Cedar Down
By Lone_Star on 12/30/2013
Rating: Difficulty: Solitude:
Distance: 7.90 Miles Duration: 3 hours, 20 minutes

I went hiking in the San Antonio area with a buddy.  Guadalupe River State Park was our first destination.  We camped in the primitive area and it was cooooold at night (mid-30's).

The fire wood we bought from the rangers was damp and very difficult to light.  After going through almost all of my waterproof matches, I finally cheated and used my butane stove to help ignite the wood.  After a few minutes of brute force of blue flame, I got the fire started but it was so brisk you couldn't feel the warmth of the fire unless you hovered right next to it.

As far as the trails go, there are some nice spots, especially along the river.  However, I found most of the trails a little disappointing.  There are large sections of land where it looks like a war zone due to so many fallen trees everywhere.  I later learned from a friend that lives in San Antonio that the Park Service intentionally knocked down most of the cedars as a part of a water control effort.  Apparently the cedars suck up and hold a lot of ground water causing the water level to fall in nearby wells.  In the past, the number of cedars were controlled by occassional natural wild fires, but since fire prevention efforts have been implemented the population of cedars has exploded.  After knocking the cedars down they've seen water levels rise in the wells.

Having said all that, it still an eye sore to see so many down trees.  It really screws up any photos you take.  It would be nice if they removed the trees, cut them up into fire wood, or shredded them into mulch.

I also found the signage to be very poor.  Since there are a lot of informal/undocumented trails and roads running all over the place, the map they give you at the Park HQs is fairly useless.  I finally gave up and just walked around with my friend, but the park could benefit tremendously if it were maintained better.

Plain
By rodavenport on 4/18/2010
Rating: Difficulty: Solitude:
Distance: 5.30 Miles Duration: N/A
Pretty bland trail. It's only redeeming quality was the wild flowers were in bloom.  Park service was clearing cedar underbrush with some sort of machine that chunks up the trees and leaves the pieces laying everywhere. I suppose they are using this technique as opposed to control burns because its safer. If you get off trail in that stuff  watch your step.
Guadalupe River in November
By caspalding66 on 11/8/2008
Rating: Difficulty: Solitude:
Distance: 4.00 Miles Duration: 2 hours
Great Foliage on cypress trees...was much closer than lost maples and a lot fewer people
easy but not much to see
By haggai on 6/7/2008
Rating: Difficulty: Solitude:
Distance: 5.00 Miles Duration: 2 hours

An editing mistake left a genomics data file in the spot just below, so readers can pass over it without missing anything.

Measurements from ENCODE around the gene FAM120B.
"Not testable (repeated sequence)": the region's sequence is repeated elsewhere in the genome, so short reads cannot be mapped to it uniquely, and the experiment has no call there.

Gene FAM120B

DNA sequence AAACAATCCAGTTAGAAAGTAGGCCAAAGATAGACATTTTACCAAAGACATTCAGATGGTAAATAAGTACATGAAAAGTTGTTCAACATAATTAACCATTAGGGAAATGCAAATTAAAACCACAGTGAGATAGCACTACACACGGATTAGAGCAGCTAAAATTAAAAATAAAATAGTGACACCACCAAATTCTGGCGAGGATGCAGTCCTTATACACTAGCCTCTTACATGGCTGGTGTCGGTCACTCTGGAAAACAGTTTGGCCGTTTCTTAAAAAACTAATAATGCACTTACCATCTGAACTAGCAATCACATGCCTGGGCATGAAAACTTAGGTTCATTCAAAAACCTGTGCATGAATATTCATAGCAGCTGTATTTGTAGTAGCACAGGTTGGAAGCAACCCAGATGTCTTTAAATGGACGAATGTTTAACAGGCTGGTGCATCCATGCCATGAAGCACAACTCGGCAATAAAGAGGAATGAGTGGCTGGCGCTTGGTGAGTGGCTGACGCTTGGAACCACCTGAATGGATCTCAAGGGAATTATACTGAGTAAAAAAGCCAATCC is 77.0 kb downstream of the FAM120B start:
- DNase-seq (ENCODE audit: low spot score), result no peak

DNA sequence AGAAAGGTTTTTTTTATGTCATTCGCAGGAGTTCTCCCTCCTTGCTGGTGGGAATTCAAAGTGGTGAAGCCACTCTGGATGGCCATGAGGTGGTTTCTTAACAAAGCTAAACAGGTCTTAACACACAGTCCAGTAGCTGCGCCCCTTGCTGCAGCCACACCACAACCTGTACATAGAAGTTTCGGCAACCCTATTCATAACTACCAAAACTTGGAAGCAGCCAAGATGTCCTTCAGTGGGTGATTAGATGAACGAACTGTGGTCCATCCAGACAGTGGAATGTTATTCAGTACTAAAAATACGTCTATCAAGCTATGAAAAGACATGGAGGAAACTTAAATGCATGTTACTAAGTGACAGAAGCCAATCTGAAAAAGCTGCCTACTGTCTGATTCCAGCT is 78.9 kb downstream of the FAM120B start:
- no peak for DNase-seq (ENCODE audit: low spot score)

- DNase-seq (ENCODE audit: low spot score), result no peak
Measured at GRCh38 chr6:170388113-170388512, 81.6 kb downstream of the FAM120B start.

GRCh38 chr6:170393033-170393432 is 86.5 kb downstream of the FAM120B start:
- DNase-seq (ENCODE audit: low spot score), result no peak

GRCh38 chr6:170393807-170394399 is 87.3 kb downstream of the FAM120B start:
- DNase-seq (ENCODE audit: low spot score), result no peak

There are a couple nice views by the riverside, but other than that it's a lot of prairie hiking -- hot and dusty.   We didn't see anyone else along the trail except at points where the trail crossed the road.

More of a natue walk than a hike
By RMA on 3/16/2008
Rating: Difficulty: Solitude:
Distance: 7.00 Miles Duration: N/A

A lot of construction happening.They are building a road twice as wide as any of the other roads there.   Soon it will be a KOA and not a state park.  The weather was cloudy and cool, threating to rain which kept alot of people away, but if they feel the need for all the construction then I wouldn't want to be their during peak time.     

By kernel on 12/29/2007
Rating: Difficulty: Solitude:
Distance: 6.50 Miles Duration: 2 hours, 30 minutes

They were doing some construction on parts of the park but still very nice day for hiking.

10 feet until the next cedar tree
By Soonhorn on 11/20/2006
Rating: Difficulty: Solitude:
Distance: 6.20 Miles Duration: N/A
Big let down. One place in 6 miles that you get any kind of a view and it last for about 200 yards then back to cedar trees. 95% of the trail, you can only see a few feet in front of you. Solitude was nice but you are basically walking on a horse trail...and all that goes with it. (hold your nose) We do a lot of hikes and this was the worst one we have ever done. I am saying this so clearly so that you will not drive for two hours to go on some awesome adventure and find this when you get there, like we did.
Beautiful picnic area by the river
By figment on 10/30/2005
Rating: Difficulty: Solitude:
Distance: 3.00 Miles Duration: N/A
The best part of this park is the river/picnic area. We hiked the Loop 3 trail and the interpretive trail. Saw plenty of armadillo. The trail scenery doesn't match the beauty of the river, so I wouldn't necessarily drive all the way out from Austin just to go hiking.
Not difficult at all
By leemark45 on 4/4/2005
Rating: Difficulty: Solitude:
Distance: 6.00 Miles Duration: N/A
This is a typical state park with very easy trails. On the day I went, I didn't meet anyone else on the trails but there were some people in the parking lot unloading their horses (it's a multi-use trail). On weekends and holidays the park is very crowded. The trails are very flat, level, and easy to walk.